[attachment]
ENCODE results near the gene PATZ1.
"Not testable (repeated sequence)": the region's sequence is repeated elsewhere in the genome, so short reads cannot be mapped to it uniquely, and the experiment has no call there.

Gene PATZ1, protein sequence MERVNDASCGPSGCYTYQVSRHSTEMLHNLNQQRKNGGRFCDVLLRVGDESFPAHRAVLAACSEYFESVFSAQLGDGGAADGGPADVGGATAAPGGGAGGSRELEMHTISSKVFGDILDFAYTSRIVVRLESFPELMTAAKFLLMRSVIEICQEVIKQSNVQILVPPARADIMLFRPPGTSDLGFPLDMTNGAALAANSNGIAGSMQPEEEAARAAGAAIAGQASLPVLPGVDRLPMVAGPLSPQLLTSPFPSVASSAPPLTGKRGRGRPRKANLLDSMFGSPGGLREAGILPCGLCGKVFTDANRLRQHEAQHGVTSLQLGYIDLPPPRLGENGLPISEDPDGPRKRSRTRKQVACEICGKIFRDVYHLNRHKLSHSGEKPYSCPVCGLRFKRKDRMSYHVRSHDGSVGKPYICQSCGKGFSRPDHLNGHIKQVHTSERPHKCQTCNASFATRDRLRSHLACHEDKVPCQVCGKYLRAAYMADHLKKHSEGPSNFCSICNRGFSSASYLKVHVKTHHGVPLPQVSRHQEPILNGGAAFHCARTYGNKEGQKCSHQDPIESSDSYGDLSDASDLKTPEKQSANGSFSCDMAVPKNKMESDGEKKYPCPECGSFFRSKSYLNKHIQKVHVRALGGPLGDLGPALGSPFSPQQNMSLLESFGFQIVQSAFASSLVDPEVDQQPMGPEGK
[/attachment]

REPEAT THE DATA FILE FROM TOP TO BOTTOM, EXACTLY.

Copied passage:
ENCODE results near the gene PATZ1.
"Not testable (repeated sequence)": the region's sequence is repeated elsewhere in the genome, so short reads cannot be mapped to it uniquely, and the experiment has no call there.

Gene PATZ1, protein sequence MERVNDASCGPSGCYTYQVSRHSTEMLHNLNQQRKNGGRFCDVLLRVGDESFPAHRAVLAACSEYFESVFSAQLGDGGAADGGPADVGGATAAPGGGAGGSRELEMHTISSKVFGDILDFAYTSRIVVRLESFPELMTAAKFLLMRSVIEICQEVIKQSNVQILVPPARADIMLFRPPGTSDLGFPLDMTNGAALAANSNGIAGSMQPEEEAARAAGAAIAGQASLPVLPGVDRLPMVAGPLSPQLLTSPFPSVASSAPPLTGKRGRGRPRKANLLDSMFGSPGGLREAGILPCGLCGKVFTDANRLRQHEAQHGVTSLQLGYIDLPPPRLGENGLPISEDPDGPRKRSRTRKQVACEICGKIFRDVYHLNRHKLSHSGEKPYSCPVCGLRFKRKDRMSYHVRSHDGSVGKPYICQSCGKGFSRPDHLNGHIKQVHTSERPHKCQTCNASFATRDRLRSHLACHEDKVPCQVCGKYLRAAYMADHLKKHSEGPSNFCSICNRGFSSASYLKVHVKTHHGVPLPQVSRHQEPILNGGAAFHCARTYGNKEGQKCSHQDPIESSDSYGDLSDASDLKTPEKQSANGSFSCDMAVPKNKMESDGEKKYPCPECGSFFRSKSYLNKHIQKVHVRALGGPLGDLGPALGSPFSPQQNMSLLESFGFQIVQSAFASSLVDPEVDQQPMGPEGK